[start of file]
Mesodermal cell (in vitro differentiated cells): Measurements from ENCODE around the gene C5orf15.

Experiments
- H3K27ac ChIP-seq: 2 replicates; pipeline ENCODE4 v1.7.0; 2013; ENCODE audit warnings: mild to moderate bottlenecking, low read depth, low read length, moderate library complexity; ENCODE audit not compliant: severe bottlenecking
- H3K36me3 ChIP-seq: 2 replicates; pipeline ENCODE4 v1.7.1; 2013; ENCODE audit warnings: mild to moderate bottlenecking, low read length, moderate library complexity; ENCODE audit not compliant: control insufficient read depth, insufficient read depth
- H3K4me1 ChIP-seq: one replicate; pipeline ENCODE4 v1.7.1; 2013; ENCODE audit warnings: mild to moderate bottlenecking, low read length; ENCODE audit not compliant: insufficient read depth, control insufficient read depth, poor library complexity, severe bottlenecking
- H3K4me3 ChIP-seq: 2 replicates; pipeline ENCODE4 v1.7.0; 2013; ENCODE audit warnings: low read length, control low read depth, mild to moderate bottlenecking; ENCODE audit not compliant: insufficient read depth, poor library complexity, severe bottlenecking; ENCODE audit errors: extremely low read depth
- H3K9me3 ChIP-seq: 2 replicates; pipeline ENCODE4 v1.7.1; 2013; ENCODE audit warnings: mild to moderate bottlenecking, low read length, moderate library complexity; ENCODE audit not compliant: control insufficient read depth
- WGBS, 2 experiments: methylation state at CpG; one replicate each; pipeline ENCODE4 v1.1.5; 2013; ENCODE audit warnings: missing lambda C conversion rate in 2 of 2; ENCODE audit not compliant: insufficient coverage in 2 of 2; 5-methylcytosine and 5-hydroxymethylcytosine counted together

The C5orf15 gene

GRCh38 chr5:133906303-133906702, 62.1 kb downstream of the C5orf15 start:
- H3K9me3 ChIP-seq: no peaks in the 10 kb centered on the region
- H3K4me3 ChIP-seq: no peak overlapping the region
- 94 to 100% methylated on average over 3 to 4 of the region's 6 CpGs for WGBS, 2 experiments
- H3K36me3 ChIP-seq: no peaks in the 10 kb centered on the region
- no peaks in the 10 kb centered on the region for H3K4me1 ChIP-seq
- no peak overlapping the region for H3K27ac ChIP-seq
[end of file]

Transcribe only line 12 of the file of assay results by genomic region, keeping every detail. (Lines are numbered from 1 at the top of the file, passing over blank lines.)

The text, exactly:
- H3K4me3 ChIP-seq: no peak overlapping the region